Since rain was predicted every day this weekend, we surrounded the compost heap with straw and tried to cover it with leaves to prevent nutrient erosion. I also laid out a few perennial herb transplants since the seeds seem to be struggling a bit with the newly broken soil.
Here are a few chamomile plants that I dug out of the Remington garden and a strawberry transplant that was gifted to us. The larger plants are more established chamomile planted a few weeks ago:
Since we've got enough soil to till for the food crops, we are taking the easy way out with the perennial transplants and putting them in a "lasagna bed." Cardboard and/or newspaper are laid down directly on top of the grass, then layers of compost, leaves, and straw are added to form the bed. All we have to do is make a hole for the transplanted herb in the bed. You can see the chamomile in their pots ready to be planted.
After laying out the transplants and circling the compost with straw, we went to the Loading Dock to get lumber for the community garden beds.
The Loading Dock is an awesome organization in Baltimore that recycles construction materials. They are such a great resource!
The truck getting loaded up with lumber:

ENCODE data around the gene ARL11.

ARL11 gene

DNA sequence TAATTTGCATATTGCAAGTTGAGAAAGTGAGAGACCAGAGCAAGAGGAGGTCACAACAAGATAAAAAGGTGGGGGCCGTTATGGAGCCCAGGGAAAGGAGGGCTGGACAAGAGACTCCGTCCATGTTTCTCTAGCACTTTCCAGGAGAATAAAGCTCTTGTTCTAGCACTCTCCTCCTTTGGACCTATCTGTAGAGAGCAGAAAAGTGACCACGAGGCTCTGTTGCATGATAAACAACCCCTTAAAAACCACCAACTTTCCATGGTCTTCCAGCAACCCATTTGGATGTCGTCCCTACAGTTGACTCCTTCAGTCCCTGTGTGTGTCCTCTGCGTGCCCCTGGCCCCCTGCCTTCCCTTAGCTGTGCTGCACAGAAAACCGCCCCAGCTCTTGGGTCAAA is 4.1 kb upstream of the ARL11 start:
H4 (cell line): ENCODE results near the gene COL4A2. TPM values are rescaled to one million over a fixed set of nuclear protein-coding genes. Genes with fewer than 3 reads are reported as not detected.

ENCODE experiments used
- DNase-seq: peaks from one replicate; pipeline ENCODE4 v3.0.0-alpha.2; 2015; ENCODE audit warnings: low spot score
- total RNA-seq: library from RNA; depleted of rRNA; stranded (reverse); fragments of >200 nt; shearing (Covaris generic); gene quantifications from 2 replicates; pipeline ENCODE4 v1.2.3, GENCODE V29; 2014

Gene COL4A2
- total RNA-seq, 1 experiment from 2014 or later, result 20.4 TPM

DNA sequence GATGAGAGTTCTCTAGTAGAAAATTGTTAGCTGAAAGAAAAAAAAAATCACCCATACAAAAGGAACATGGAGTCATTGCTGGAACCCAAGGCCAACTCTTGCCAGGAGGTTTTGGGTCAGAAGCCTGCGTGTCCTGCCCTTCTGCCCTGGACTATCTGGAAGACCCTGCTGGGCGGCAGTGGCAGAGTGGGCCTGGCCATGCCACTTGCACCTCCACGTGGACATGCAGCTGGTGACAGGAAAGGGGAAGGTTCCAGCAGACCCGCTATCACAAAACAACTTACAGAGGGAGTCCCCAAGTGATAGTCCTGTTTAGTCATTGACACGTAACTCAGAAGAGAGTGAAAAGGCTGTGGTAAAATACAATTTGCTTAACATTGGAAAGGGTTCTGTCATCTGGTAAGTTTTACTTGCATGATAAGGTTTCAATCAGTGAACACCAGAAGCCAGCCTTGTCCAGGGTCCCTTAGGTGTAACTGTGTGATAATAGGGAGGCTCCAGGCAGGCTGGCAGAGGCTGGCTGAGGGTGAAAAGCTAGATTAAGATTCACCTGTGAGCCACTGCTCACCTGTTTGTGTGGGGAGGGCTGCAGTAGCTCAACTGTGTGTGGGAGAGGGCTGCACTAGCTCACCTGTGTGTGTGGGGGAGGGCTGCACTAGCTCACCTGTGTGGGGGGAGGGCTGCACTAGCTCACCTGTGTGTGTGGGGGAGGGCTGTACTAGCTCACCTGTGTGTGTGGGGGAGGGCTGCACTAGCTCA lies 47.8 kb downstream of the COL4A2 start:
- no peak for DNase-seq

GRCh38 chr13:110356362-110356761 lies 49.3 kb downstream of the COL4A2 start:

Special thanks to Lowell, Brent, and Jessica for lending a hand on Saturday to build the garden beds, pick up trash, lay down a second 100 foot row of compost, and weed. You guys are amazing!
Lowell took photos of all the action on Saturday so I hope to have those posted soon.
And since this is sort of a compost-themed post, here's a photo of a super awesome looking compost bin setup that some friends of mine just built. So pretty!
Friday, April 22, 2011
Hi readers! I've been feeling stuck in a bit of a rut lately just posting about me, me, and my projects. As you might have noticed from Wednesday's post about Specks and Keepings, I'm going to try to branch out and talk about other projects I admire.
(At one point I did do quite a bit of posting of event announcements, but that started to make me feel pressured because of the time constraints on those kinds of posts, and I never knew how to handle turning down a request for an event announcement post.)
Today I'd like to focus on my Remington neighbor Beth Barbush, and the free Porch Art program she runs!
Porch Art brings a lot of life and fun to Remington, and the Hauntingdon block party they put on for Halloween is seriously one of the best block parties I have ever been to. She's always looking for volunteers and donations of art supplies, so if you want to get involved, please read Beth's words below!